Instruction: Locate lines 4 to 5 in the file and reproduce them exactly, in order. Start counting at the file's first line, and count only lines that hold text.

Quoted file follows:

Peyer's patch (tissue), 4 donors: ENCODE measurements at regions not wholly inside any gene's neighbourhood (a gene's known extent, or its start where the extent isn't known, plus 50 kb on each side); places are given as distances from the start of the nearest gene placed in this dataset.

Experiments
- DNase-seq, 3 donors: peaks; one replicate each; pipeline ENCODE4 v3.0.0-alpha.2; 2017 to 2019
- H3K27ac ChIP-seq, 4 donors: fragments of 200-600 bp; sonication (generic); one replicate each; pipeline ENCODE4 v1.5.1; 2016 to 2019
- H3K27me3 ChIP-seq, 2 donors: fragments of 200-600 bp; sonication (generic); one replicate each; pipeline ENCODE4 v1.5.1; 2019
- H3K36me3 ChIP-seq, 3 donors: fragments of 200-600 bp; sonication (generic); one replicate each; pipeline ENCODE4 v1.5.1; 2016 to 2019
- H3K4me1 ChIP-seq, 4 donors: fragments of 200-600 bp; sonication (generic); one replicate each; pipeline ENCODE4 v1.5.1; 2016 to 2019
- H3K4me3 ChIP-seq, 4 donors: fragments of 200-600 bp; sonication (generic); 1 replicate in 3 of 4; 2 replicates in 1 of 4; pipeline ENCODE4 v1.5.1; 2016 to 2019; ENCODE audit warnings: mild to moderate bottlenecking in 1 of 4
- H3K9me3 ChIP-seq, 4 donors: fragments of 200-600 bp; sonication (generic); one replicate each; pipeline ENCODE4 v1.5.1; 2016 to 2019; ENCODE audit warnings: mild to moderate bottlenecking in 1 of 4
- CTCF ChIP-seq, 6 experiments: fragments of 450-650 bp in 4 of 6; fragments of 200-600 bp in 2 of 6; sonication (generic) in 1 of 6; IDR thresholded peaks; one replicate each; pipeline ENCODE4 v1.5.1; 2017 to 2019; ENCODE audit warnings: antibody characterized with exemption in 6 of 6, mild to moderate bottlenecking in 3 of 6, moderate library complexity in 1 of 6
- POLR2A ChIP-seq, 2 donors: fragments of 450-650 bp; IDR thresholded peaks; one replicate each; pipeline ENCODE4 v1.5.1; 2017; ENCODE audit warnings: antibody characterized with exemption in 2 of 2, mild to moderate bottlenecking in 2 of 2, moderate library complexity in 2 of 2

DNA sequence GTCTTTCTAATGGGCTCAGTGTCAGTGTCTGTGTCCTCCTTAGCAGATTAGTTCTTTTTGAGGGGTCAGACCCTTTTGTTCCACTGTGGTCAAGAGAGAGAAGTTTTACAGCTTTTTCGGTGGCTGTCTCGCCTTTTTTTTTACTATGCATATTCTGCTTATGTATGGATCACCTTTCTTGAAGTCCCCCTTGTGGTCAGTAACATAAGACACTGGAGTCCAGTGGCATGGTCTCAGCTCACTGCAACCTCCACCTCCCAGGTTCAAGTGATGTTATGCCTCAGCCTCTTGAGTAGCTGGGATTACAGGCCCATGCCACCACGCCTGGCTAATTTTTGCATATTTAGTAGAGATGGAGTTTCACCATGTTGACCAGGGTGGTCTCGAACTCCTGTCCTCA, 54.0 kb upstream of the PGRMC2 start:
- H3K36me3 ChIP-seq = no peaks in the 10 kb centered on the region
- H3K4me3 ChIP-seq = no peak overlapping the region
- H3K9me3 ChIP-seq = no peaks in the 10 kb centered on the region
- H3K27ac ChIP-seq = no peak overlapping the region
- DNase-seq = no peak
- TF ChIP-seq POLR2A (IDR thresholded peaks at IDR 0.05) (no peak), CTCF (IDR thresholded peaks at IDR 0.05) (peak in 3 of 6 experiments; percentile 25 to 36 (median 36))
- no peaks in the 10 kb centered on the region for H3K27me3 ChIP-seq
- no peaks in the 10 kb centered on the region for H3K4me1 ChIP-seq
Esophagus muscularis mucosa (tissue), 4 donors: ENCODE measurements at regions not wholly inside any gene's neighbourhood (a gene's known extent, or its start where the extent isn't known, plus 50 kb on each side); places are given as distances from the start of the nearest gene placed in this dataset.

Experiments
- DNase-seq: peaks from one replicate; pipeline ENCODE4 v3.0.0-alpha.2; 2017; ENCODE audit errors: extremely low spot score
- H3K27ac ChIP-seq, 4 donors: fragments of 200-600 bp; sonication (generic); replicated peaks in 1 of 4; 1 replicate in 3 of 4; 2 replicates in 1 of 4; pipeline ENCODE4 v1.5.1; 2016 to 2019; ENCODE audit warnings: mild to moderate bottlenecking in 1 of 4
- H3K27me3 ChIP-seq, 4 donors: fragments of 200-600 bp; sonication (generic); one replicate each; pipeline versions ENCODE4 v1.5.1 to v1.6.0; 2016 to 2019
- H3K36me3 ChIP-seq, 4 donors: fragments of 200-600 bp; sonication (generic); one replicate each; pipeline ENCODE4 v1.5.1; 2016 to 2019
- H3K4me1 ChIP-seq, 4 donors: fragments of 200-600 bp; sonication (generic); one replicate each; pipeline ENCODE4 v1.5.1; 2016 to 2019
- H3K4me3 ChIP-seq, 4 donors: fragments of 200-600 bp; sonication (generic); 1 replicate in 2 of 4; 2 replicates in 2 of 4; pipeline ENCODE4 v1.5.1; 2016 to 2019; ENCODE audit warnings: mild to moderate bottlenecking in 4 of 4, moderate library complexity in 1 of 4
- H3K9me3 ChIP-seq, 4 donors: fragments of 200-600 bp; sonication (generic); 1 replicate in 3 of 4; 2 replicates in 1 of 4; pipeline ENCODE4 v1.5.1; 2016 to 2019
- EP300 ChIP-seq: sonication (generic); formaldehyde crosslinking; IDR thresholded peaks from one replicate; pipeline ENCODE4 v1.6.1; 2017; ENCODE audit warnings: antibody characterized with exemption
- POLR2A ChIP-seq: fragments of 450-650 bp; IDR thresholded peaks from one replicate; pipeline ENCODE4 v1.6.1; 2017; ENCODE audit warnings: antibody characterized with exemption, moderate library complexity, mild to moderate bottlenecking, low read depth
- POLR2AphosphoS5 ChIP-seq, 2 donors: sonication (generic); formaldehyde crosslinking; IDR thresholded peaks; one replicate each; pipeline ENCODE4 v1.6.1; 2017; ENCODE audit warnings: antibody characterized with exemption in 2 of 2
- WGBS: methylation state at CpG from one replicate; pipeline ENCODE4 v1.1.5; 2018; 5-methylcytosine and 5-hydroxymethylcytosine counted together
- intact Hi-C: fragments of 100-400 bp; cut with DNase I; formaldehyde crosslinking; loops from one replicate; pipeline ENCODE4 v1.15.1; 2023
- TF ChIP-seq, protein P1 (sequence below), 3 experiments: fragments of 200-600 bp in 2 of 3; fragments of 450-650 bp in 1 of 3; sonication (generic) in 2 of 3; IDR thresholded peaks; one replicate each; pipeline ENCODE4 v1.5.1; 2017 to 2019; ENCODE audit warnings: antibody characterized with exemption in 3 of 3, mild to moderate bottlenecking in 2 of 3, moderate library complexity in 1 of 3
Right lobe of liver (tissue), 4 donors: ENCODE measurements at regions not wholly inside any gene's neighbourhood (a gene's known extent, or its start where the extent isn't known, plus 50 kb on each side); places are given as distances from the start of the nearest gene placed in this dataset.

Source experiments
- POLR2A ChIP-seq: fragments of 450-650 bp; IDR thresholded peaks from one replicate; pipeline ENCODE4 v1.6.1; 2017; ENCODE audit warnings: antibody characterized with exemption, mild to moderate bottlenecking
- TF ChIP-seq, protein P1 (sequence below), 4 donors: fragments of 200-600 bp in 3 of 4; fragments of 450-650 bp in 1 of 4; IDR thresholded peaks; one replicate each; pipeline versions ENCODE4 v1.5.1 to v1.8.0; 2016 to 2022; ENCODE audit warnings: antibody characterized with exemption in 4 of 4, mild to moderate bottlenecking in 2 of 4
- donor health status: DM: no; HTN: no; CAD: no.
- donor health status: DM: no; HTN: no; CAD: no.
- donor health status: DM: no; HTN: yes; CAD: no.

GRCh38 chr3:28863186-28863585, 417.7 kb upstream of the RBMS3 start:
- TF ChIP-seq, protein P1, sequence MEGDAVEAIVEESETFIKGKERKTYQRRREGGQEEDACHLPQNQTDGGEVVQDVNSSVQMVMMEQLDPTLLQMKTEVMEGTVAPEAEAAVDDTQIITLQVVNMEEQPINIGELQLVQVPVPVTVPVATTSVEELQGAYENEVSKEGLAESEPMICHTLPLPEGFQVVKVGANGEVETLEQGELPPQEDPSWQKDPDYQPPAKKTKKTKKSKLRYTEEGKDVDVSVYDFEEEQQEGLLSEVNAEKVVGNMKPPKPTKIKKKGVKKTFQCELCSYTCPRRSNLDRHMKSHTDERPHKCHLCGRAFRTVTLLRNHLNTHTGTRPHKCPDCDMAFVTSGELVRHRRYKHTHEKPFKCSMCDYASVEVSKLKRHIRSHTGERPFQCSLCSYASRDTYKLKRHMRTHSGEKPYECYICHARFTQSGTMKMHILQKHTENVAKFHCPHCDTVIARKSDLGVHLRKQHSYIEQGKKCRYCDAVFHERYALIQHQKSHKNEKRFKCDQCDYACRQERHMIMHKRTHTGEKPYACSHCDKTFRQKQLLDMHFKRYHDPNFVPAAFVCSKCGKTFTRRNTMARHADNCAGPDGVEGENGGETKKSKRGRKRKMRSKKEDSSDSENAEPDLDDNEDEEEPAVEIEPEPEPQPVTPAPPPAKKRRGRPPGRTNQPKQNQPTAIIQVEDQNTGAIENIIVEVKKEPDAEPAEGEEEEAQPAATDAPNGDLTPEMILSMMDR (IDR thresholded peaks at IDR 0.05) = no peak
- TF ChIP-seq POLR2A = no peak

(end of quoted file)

- H3K27ac ChIP-seq, 4 donors: fragments of 200-600 bp; sonication (generic); one replicate each; pipeline ENCODE4 v1.5.1; 2016 to 2019
- H3K27me3 ChIP-seq, 2 donors: fragments of 200-600 bp; sonication (generic); one replicate each; pipeline ENCODE4 v1.5.1; 2019